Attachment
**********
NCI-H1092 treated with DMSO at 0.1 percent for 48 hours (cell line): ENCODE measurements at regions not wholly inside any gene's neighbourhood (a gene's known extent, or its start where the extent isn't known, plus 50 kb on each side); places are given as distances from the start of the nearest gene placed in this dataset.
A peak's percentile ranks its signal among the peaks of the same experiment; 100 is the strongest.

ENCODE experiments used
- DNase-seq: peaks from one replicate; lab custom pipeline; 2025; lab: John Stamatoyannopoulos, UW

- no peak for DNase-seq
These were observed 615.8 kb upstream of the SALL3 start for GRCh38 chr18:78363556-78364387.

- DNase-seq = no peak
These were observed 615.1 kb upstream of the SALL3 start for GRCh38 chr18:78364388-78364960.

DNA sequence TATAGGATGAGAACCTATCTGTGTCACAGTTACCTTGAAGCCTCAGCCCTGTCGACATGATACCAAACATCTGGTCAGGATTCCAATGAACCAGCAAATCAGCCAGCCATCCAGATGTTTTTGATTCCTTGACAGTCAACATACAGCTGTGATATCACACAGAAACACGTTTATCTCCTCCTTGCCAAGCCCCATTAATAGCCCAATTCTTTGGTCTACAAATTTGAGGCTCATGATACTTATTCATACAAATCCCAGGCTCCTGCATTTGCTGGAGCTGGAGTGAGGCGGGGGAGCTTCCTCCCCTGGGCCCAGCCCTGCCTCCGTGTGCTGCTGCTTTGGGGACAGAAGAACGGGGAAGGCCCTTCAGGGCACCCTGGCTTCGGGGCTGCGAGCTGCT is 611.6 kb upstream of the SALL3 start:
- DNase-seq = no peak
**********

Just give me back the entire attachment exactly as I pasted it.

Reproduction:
NCI-H1092 treated with DMSO at 0.1 percent for 48 hours (cell line): ENCODE measurements at regions not wholly inside any gene's neighbourhood (a gene's known extent, or its start where the extent isn't known, plus 50 kb on each side); places are given as distances from the start of the nearest gene placed in this dataset.
A peak's percentile ranks its signal among the peaks of the same experiment; 100 is the strongest.

ENCODE experiments used
- DNase-seq: peaks from one replicate; lab custom pipeline; 2025; lab: John Stamatoyannopoulos, UW

- no peak for DNase-seq
These were observed 615.8 kb upstream of the SALL3 start for GRCh38 chr18:78363556-78364387.

- DNase-seq = no peak
These were observed 615.1 kb upstream of the SALL3 start for GRCh38 chr18:78364388-78364960.

DNA sequence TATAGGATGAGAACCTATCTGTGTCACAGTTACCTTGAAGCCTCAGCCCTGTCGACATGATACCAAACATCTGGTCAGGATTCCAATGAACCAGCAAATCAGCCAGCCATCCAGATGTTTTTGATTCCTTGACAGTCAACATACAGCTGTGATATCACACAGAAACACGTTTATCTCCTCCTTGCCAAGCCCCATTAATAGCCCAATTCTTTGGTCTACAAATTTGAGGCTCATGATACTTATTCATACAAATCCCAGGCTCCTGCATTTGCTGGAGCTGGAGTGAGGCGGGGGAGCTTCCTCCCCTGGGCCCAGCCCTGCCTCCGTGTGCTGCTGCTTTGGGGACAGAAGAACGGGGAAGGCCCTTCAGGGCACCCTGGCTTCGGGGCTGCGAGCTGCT is 611.6 kb upstream of the SALL3 start:
- DNase-seq = no peak